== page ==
Dehumanization

1208 WordsOct 16, 20175 Pages
The Dehumanizing Effects of Trauma in Elie Wiesel’s “Night” In the memoir “Night” by Elie Wiesel, experiences of trauma and dehumanization are vividly portrayed. This text explores the idea that dehumanization is (quite often) a result of trauma as it can cause a sense of detachment between the perpetrator and the victim. Perpetrators are led to feel as if they are causing harm towards insignificant or inanimate objects rather than towards other human beings while victims are made to feel as if they are inhuman objects. The memoir “Night” serves to support the idea that dehumanization is a consequence of trauma as it demonstrates the objectification of both the victim and the perpetrator, the isolation forced upon the victims and the…show more content…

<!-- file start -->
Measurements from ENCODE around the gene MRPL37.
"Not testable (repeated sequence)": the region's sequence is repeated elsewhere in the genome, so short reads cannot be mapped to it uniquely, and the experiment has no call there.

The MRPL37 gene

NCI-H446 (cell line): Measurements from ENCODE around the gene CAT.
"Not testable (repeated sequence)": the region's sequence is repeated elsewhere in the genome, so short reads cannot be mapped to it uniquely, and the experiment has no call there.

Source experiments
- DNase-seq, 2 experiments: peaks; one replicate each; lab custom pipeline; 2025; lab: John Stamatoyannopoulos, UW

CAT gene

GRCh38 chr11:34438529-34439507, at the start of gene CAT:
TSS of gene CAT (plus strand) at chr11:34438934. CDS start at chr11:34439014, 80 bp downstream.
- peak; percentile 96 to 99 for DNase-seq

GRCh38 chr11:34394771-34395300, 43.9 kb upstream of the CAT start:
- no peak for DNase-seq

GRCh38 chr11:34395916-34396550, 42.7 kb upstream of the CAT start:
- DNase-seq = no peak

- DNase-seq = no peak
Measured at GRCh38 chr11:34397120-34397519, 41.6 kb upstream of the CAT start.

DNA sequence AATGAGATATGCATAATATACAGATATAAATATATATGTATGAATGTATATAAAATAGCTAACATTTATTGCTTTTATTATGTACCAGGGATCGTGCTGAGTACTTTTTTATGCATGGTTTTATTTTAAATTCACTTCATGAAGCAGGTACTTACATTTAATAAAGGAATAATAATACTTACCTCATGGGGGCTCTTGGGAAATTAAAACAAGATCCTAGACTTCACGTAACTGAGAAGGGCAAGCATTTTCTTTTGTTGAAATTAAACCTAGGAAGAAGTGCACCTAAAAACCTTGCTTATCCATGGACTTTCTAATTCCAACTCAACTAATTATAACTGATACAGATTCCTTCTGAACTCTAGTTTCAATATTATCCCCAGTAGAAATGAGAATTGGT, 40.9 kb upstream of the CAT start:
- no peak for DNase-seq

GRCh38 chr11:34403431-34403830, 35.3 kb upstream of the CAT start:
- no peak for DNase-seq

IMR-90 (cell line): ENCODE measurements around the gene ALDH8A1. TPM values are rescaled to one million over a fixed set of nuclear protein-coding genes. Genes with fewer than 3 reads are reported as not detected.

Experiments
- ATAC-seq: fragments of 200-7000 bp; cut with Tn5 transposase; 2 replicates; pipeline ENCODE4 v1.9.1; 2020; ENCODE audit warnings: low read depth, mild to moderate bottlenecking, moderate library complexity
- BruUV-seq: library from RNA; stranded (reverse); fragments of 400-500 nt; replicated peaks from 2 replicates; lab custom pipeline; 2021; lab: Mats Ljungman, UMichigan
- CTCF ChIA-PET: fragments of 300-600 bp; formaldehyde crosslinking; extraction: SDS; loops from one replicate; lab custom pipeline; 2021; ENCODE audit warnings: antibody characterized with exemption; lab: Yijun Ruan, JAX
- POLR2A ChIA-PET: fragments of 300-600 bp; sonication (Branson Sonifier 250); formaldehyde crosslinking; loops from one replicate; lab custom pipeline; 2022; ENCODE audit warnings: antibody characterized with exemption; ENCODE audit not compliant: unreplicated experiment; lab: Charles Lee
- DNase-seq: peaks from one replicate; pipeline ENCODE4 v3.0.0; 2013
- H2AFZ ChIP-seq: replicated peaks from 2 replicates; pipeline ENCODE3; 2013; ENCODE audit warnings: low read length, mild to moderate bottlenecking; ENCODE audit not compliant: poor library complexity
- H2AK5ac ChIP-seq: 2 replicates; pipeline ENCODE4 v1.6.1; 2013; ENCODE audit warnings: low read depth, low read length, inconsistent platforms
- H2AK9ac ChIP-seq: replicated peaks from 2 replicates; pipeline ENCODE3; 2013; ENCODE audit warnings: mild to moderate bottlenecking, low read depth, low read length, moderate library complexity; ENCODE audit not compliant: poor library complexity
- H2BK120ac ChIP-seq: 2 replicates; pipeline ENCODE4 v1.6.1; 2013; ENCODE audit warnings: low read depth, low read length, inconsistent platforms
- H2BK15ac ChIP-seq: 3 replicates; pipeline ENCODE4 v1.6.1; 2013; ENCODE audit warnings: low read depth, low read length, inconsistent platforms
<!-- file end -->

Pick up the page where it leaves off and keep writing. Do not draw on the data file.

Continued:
“Now I understood why Idek refused to leave us in the camp. He moved one hundred prisoners so that he could copulate with this girl! It struck me as terribly funny and I burst out laughing.” (Wiesel, 57). It was at this point that Eliezer was reminded that this force of pain and fear was only human. Whether it be out of relief or mockery, Eliezer’s uncontrollable laughter was the result of a brief glimpse of the view he held every other day in his previous life: Regardless of how much they can hurt you, a human will always remain a human. Unfortunately, the sustained torture and twenty-five whips he received caused him to relinquish this perception immediately after. Eliezer, as a Jew in the holocaust, faces dehumanisation through isolation and the feeling of insignificance. Upon arrival at Auschwitz, the Jewish men are immediately separated from the immature and female members of their families, often with the implication that these women and children are going to be murdered. This horrendous “introduction” is carried out with the purpose of forcing the remaining men to feel alone and isolated. Solitude inhibits notions of hope or rebellion, thus making these men mentally weaker and easier to control. Proof of this weakness is exhibited by Stein, the man asking Eliezer and his father about the current state of Stein’s family. “The only thing that keeps me alive, he kept saying, is to know that Reizel and the little ones are still alive. Were it not
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